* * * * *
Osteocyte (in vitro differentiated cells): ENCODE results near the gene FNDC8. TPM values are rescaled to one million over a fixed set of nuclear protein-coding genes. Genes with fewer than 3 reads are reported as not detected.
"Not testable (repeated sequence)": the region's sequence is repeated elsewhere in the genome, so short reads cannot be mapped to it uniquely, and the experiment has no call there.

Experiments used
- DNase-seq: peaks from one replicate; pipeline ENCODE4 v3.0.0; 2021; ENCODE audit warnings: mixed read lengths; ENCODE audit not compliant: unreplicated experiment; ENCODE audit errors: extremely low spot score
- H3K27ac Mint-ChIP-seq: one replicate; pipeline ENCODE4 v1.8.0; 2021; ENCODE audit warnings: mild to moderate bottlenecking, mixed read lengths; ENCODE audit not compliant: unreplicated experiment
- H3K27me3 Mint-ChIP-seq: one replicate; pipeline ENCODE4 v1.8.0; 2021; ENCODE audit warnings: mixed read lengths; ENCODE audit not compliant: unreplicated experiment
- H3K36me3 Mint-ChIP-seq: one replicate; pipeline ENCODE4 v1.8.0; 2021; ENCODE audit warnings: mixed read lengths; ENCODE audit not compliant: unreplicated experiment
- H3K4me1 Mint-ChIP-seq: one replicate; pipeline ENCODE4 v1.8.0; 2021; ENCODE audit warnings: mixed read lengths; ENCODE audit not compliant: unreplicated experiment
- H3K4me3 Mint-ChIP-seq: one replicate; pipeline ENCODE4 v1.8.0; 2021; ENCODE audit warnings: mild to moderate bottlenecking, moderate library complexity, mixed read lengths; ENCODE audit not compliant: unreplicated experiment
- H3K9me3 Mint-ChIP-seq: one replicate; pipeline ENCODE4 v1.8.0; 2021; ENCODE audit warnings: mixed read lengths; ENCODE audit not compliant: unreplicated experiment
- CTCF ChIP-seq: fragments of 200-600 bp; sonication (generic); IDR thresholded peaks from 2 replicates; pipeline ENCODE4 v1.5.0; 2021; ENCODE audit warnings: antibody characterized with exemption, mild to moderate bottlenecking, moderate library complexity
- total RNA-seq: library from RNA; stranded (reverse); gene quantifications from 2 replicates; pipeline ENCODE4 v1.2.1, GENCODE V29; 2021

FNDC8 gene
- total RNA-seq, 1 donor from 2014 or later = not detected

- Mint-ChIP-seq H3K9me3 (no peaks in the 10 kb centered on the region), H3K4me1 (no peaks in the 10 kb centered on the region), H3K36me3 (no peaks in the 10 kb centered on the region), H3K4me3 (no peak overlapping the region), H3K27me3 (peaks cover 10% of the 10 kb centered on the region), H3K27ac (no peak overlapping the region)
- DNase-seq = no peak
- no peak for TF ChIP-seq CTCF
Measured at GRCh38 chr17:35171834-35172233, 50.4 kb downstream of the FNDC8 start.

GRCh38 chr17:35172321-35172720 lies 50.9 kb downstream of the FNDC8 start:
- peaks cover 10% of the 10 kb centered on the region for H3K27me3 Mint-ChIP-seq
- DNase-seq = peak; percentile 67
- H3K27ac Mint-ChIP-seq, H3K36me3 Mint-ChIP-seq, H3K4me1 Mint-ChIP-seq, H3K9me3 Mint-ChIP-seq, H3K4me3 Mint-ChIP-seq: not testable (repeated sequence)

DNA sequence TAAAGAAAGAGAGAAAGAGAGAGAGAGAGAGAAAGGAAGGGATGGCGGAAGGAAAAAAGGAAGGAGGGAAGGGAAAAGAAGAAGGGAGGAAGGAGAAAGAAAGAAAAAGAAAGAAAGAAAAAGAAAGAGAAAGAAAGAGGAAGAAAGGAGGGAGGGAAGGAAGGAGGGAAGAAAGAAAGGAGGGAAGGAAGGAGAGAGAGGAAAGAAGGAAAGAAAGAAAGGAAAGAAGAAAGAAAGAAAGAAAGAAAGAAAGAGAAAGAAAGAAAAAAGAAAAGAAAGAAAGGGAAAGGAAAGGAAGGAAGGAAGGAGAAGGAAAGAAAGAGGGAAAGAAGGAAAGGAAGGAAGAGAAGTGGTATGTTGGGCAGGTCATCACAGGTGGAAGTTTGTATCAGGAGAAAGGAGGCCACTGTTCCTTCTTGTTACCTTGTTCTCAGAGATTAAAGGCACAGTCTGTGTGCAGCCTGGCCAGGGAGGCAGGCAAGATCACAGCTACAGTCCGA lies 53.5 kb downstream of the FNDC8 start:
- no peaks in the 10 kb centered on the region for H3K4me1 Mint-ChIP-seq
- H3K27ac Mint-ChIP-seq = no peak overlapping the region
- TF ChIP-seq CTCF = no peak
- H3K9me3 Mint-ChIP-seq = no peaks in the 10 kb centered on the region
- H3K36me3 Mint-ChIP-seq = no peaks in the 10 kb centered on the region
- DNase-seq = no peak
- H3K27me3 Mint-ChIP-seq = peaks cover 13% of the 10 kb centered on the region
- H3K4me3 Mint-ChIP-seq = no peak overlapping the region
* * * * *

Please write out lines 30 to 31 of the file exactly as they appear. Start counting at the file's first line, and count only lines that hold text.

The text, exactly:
- H3K27me3 Mint-ChIP-seq = peaks cover 13% of the 10 kb centered on the region
- H3K4me3 Mint-ChIP-seq = no peak overlapping the region